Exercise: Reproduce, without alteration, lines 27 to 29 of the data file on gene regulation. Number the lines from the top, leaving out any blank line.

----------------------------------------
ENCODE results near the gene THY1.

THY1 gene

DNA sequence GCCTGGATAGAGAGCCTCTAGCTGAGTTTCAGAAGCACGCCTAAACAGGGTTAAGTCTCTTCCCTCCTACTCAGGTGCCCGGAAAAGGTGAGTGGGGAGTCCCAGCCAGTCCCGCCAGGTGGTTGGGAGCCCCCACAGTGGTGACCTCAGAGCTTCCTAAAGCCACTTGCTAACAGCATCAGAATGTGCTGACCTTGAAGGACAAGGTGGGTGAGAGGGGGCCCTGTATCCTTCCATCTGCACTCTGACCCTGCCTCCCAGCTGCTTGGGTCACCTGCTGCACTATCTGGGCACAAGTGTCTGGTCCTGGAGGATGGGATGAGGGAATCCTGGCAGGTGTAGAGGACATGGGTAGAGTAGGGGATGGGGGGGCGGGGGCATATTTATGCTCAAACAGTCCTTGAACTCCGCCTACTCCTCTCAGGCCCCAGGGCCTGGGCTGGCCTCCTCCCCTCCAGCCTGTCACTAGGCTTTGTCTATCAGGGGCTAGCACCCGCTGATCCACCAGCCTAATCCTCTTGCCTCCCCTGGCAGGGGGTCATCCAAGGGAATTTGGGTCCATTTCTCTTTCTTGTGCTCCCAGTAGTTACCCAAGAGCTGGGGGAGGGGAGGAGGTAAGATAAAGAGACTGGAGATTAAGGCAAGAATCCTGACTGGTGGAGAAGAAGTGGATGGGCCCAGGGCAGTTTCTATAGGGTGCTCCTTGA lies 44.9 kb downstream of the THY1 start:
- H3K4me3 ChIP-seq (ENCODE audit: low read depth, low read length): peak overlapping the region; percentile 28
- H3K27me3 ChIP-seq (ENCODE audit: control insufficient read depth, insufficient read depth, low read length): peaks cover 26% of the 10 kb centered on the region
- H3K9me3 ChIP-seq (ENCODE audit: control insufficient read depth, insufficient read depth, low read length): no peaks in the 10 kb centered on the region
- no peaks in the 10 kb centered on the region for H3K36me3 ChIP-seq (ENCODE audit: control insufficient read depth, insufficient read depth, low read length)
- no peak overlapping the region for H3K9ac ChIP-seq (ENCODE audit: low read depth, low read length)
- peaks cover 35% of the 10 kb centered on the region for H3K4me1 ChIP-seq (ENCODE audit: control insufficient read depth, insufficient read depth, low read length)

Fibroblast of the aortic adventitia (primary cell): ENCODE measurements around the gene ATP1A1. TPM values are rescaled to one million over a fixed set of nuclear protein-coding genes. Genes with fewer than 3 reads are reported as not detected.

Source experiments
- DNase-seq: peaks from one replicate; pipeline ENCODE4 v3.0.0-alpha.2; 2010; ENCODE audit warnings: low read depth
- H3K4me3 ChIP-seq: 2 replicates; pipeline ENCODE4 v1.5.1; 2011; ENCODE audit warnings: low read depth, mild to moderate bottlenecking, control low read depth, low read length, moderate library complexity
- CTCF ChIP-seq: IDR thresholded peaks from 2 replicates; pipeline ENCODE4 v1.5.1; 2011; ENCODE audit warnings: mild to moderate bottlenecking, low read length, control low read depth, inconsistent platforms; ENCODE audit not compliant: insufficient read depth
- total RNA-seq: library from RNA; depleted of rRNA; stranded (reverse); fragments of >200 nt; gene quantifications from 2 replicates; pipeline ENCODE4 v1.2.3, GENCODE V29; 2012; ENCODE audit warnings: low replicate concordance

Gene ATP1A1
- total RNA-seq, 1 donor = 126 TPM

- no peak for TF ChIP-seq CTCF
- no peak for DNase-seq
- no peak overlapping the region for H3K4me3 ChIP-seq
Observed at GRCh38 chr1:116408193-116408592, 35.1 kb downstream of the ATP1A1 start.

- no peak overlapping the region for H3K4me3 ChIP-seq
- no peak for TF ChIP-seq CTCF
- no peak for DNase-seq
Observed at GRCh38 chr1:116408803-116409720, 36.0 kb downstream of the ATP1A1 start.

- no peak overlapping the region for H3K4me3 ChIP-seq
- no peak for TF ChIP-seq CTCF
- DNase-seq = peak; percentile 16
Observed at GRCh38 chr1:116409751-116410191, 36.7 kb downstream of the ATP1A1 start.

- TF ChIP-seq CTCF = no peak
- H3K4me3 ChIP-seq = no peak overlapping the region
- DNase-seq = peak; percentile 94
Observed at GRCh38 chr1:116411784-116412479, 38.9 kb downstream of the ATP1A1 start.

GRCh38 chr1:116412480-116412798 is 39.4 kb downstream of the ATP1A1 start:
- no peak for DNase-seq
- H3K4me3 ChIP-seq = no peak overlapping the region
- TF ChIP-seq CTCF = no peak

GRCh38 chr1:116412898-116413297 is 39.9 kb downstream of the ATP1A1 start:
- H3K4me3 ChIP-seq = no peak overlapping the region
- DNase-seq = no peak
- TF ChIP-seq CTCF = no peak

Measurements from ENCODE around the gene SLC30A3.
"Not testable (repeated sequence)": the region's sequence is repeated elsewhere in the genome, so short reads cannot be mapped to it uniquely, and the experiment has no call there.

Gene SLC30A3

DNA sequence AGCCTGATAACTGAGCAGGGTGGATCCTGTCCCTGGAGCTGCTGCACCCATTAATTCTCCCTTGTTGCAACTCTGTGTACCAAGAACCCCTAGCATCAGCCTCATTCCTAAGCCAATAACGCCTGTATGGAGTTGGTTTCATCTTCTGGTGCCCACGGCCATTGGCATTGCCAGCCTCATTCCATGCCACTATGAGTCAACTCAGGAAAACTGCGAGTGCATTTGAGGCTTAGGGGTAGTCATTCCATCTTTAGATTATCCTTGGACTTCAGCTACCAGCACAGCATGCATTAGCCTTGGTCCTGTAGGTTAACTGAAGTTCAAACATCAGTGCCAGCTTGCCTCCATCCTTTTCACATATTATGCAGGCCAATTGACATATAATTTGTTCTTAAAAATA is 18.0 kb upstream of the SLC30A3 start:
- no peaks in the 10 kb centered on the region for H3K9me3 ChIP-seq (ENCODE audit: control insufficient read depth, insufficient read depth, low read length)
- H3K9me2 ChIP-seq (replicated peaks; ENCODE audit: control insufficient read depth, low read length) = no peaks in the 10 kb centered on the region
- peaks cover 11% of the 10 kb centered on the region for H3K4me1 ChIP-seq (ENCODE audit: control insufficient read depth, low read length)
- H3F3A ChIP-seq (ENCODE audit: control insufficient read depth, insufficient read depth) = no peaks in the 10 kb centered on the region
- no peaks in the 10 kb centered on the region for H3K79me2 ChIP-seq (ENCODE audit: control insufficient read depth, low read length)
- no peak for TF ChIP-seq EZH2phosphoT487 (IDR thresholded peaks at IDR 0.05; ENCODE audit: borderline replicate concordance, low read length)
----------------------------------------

- no peak for TF ChIP-seq CTCF
- DNase-seq = peak; percentile 16
Observed at GRCh38 chr1:116409751-116410191, 36.7 kb downstream of the ATP1A1 start.